When it comes to growing a career, great music (of course) takes centre stage. But alongside all the other important factors – getting press coverage, pitching for gigs, and so on – the topic of ‘branding’ is often overlooked.
In this article, we’ve picked 5 artists whose online profiles provide some useful takeaways in the importance of effective presentation, even in the world of jazz.
You’re reaching out to promoters, pushing out great music, posting regularly through your socials and networking like hell, but the results are not what you want.
You are by no means alone, and sometimes the answer is to go back to basics about how you’re putting yourself out there into the world…
- Are the promo materials that I send out good enough?
- Is my website really a smooth experience for my audience and does it really represent myself as an artist?
- Did the latest live video I shared have a good sound quality and stylish editing?
- Are you keeping a consistent visual style across social media, Spotify, Bandcamp and any other online platforms?
These things might seem like tiny details, but together they add up and can stop you getting lost in the crowd of excellent projects.
What is branding?
‘Branding’ sounds like something reserved for big companies and organisations.
Put simply, though, we’re talking about creating a distinctive identity for yourself in the mind of a potential fans, agents, promoters and journalists, to help them notice and remember you.
This should be infused into all your materials, from logo design and album cover to the tone of voice on your newsletter media.
It certainly extends to your biography, social media profiles and even your Spotify page should be in line with your overall artistic brand identity.
This is all about the image you create and how you’re viewed in the eyes of your fans and patrons, as an extension of your music.
As always, it’s easier to understand this with some real examples, so we’ve picked 5 jazz musicians and bands that seem to have worked both smart and hard to develop a great brand for themselves.
It’s worth noting that, whilst we are analysing this as a case study, these things may have come about naturally, or via a team member, rather than specifically thinking about ‘branding’ – the important thing is the end result!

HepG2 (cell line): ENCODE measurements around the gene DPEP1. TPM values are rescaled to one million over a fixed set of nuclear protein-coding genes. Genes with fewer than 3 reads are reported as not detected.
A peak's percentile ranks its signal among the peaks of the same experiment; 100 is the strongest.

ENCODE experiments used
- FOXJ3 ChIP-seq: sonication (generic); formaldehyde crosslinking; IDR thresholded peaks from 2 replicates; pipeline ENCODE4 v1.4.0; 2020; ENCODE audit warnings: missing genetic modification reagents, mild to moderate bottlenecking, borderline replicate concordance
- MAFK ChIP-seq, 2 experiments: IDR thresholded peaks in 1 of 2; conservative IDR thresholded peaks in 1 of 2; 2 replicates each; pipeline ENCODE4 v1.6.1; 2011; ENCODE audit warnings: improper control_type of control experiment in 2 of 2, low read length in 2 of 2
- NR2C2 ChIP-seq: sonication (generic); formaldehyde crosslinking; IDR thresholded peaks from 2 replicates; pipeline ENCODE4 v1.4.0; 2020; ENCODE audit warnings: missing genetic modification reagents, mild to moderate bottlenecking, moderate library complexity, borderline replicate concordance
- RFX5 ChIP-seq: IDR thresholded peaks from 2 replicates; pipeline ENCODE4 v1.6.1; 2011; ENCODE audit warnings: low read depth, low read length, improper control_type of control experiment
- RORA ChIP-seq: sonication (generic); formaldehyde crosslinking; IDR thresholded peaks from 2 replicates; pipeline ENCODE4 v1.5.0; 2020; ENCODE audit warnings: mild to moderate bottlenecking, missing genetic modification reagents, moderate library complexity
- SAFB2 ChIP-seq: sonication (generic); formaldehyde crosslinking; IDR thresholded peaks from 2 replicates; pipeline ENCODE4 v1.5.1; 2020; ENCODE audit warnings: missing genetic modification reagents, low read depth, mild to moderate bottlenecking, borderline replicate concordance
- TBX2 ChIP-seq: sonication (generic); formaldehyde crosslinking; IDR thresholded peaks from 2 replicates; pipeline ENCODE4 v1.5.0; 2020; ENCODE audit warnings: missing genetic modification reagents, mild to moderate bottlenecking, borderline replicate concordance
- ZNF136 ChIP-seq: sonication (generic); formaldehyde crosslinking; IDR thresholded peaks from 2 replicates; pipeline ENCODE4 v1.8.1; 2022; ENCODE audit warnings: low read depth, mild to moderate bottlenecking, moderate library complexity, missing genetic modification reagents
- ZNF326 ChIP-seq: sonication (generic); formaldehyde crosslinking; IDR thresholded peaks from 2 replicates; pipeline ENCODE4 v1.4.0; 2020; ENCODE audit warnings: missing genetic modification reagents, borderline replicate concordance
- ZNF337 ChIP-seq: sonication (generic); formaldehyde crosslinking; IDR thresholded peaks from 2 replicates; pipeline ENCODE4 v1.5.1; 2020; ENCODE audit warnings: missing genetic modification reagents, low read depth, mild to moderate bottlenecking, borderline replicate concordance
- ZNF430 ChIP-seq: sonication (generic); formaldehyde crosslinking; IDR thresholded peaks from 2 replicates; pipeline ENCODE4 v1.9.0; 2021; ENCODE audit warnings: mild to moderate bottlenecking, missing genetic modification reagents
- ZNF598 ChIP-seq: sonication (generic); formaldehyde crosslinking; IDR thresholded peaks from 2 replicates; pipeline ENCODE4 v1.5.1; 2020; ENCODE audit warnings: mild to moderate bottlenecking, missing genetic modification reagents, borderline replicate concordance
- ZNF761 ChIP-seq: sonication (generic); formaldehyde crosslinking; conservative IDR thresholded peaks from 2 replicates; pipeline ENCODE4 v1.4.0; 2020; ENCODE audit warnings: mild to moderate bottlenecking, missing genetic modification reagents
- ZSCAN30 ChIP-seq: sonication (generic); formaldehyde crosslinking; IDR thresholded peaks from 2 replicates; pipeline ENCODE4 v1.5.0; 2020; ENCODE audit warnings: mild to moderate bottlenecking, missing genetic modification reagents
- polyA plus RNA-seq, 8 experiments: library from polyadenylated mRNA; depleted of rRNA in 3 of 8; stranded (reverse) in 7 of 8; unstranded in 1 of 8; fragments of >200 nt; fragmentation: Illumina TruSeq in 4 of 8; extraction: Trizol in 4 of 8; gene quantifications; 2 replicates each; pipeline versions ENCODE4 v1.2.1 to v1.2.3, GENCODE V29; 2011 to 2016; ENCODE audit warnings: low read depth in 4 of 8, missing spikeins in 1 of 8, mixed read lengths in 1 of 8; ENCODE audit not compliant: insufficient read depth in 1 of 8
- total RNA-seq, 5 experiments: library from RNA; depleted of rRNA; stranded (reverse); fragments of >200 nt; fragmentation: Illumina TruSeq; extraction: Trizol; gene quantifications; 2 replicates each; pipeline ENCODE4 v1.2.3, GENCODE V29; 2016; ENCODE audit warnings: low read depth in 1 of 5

#1 Gogo Penguin (Great Video Content)
Since the last decade, I personally watched the rise of Gogo Penguin from afar.
Their branding was always on point, even though they were a new jazz outfit just starting out back in the day.
Great use of their live videos, always mesmerizing… and their marketing efforts on their new album, I can see that their every social account are talking to each other, and are in line with their overall branding.
Most of the images they post on their socials are well taken photos reflecting their obscure music and artistic identity and all that mystery!
Their website is updated regularly, neat and tidy, highlighting their greatest assets: Their live performances… As a result we see that they are one of the most touring jazz bands out there.
That’s the truth! No pain, no gain.
ACTION: Take stock of your existing video assets and do an audit of your online presence. What are you doing well and what areas need tightening up?
This will enable you to come up with a plan and start developing your brand and reaching gig promoters more effectively.
#2 Bill Laurance (beautiful website)
One of the great contemporary composers in the jazz world and member of the legendary Snarky Puppy, Bill Laurance is a great example of good musician branding.
Firstly, I’m in love with his official website, with its clean cut design simple yet reflecting his true artistic persona. On top of that, it’s easy to navigate and user-friendly.
His Youtube account is updated regularly, pushing out both great content and album promo in a very elegant way – just like his music.
Thanks to a well executed marketing strategy, any fan that is visiting his website or socials can get all the necessary information that they need.
Additionally, artwork for his upcoming shows are in a total harmony with the new album’s branding. It delivers a message and it enables him to promote himself with a distinctive design, raising his brand awareness.
ACTION: Take a look at your website and compare to some of these examples. One a basic level, does it look clean and professional with up-to-date content? On top of that, though, does it capture the visuals of your project (ie same photos as your album cover) and, finally, do so in a way which is connected to your musical personality?
If not, Squarespace is one of several great options for a beautifully simple DIY musician website.
3# Brad Mehldau (Branding on his terms)
No need for an introduction: Brad Mehldau is one of the most acclaimed pianists of his generation. He’s a well established artist, who’s been around for decades. That’s kind of obvious, isn’t it? But that’s not the whole picture.
Of course, it’s worth reminding that we’re looking at these artists from the outside, with no personal knowledge of their day-to-day work.
But when you take a look at the various online profiles of Brad Mehldau, it’s clear that he’s entrusted the use of many of these to those around him.
“Brad will be doing this…” “Brad announced that…”
Whilst this goes against the general best practice advice of today that musicians should be directly connected with their fans, it flags up two things:
- In much the same way that his music is intricate and thoughtful, he approaches his non-musical output carefully and with depth… a podcast episode to talk about a new recording, long-form written pieces on his website… Fans are not receiving a regular feed from his brain, but when they get something it’s more substantial.